BSc(Hons) and PGDTT (Otago), PhD (British Columbia)
Dean (Graduate Research School)
Phone: +64 3 479 5655
Rachel is currently Dean of the Graduate Research School. When not involved in administrative duties she teaches and supervises in both Higher Education and Geography. She initially trained as a geographer, taking up a lecturing position at the University of Canterbury, where she worked for nine years after returning from completing her PhD in British Columbia. Her teaching was recognised with a University of Canterbury Teaching Award in 2002, an OUSA Supervision Award in 2012, a University of Otago Teaching Award in 2013 and a national Sustained Excellence in Teaching Award in 2015.
While studying for a Postgraduate Diploma in Tertiary Teaching through HEDC at Otago, Rachel became more interested in aspects of learning and teaching and was appointed as a Senior Lecturer in HEDC in 2004. She worked as an academic developer and was Head of HEDC from 2009-2012. In 2016 she won the TERNZ-HERDSA medal for Sustained Contribution to the Research Environment in New Zealand, and was also awarded a Fulbright Scholar Award for research in the US on graduate outcomes for PhD candidates. She is currently the Chair of the New Zealand universities Deans and Directors of Graduate Studies.
Rachel's interests in higher education research include learning through inquiry and undergraduate research, the teaching-research nexus, curriculum change, graduate attributes and aspects of the student experience. She regularly undertakes consultancy work for university and polytechnic staff wishing to undertake curriculum renewal, especially when the focus is on embedding inquiry in curricula.
Rachel is especially keen to supervise postgraduates in higher education who want to research on inquiry or undergraduate research, as well as graduate attributes and doctoral education.
- Senorita John - Becoming educated: Exploring the shades of grey that define the ecosystem of undergraduate education (2016-19)
- Miriam Gibson - Making Meaning: The role of activity in learning (2015-; part-time)
- James Windle - Learning and assessment connections occurring between the undergraduate years of the Otago BPharm degree and pre-registration internship, a longitudinal study. (2013-; part-time)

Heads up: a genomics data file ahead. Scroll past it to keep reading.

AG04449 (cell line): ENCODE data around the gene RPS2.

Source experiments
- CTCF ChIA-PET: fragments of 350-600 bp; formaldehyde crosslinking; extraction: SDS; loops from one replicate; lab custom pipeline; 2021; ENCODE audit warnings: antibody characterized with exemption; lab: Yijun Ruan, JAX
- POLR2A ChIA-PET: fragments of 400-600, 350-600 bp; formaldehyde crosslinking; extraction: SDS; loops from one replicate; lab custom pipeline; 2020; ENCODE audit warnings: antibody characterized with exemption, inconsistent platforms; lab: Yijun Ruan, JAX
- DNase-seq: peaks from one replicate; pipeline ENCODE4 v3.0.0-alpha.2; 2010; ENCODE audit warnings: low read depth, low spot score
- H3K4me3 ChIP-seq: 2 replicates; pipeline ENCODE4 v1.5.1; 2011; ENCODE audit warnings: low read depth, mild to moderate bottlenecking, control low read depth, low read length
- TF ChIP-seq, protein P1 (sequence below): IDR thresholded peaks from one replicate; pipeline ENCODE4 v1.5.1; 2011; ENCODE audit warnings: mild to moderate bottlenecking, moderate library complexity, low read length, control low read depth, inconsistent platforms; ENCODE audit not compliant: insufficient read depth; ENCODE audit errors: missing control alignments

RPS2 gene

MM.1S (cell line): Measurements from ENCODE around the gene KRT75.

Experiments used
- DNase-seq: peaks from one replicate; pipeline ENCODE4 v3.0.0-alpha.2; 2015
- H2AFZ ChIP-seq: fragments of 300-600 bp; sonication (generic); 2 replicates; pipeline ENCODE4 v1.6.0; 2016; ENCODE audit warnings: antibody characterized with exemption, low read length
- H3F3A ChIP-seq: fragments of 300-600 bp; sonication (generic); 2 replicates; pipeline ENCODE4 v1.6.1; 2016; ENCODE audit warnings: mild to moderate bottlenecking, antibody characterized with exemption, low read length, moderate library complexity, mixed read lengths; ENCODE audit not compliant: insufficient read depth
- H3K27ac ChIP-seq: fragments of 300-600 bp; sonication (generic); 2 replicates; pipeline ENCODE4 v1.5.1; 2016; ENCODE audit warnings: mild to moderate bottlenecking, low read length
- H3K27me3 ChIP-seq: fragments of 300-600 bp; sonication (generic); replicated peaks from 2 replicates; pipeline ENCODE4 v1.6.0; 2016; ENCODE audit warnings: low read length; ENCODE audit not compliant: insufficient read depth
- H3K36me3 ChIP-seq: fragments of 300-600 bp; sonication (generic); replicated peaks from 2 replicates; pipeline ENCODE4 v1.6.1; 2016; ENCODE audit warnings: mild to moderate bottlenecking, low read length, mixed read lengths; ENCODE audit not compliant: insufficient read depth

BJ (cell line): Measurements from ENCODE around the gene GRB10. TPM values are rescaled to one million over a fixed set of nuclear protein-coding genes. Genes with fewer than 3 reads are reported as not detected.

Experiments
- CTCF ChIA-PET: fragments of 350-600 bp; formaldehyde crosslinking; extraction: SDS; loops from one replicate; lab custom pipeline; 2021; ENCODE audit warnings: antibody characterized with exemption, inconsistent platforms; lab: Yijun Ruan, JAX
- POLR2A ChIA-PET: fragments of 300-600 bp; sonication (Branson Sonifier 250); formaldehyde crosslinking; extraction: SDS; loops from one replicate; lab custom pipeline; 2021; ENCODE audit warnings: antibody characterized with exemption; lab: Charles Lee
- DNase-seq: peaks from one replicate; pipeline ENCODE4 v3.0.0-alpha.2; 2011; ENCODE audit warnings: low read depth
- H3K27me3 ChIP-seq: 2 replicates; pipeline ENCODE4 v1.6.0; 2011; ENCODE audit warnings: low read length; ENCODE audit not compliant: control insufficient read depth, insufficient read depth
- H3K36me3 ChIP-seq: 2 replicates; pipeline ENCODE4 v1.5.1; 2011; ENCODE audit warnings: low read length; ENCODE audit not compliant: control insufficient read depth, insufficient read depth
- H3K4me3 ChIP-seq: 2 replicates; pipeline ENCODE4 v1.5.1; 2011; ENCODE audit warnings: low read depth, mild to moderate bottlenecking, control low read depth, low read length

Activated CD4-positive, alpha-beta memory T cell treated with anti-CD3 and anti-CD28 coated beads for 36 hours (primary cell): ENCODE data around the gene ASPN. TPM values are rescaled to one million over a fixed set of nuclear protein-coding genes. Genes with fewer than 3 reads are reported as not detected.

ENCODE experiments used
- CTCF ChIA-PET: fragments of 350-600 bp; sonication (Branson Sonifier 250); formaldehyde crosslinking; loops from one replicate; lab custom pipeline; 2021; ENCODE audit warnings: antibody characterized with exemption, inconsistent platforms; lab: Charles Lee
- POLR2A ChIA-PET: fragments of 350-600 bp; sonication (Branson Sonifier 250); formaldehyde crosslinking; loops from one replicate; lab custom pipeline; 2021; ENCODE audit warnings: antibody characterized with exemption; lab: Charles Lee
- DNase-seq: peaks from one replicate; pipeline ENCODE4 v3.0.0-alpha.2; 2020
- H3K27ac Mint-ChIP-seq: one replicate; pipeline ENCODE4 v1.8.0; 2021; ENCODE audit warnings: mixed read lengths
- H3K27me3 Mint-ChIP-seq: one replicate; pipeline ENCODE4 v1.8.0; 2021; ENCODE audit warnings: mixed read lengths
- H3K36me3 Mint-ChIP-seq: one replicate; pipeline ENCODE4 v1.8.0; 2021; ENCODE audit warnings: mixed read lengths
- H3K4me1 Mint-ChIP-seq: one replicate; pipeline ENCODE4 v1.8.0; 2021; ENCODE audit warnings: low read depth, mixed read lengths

- Nantida Sripaoraya - Development of a non-formal education program to enhance science communication skills in the Thai students (2017-)
Recently completed PhD candidates
- Lee Adam - Troubling plagiarism: University students' understandings of plagiarism (2013-15)
- Russell Butson - The office: the impact of the digital revolution on the office practices of early career academics (2012-2019; part-time)
- Jono Conway - Synoptic and surface interactions in an alpine glacier (2010-2014)
- Joanna Joseph - Critical pedagogy in Higher Education (2011-2014)
- Adisorn Juntrasook - Leadership with/out position (Exceptional thesis) (2009-13)
- Sharon Sharmini - Assessing publication-based doctoral theses (2012-16)
- Donna Smith - Perceptions of degree-based massage therapy education (2012-14)
Given Rachel's administrative roles, her teaching is limited. She offers many workshops through the Graduate Research school on aspects of the doctoral journey. She also teaches publishing for postgraduates, and offers professional development workshops for supervisors and convenors of PhD examinations. She teaches on the University's Academic Leadership Development Programme, offering sessions on graduate research, developing a vibrant teaching culture and graduate attributes. Rachel also contributes occasional guest lectures to Geography.
Ongoing projects include
- Graduate outcomes and career preparedness for PhD candidates
- The doctoral curriculum
- More structured approaches to the development of transferable and professional skills in PhD candidates
Past projects include
- Graduate outcomes – are they driving learning?
- Inquiry-based learning in undergraduate education in New Zealand
- The Matariki Undergraduate Research Network
- Doctoral attrition
- Institution-wide curriculum change
- Gender in academia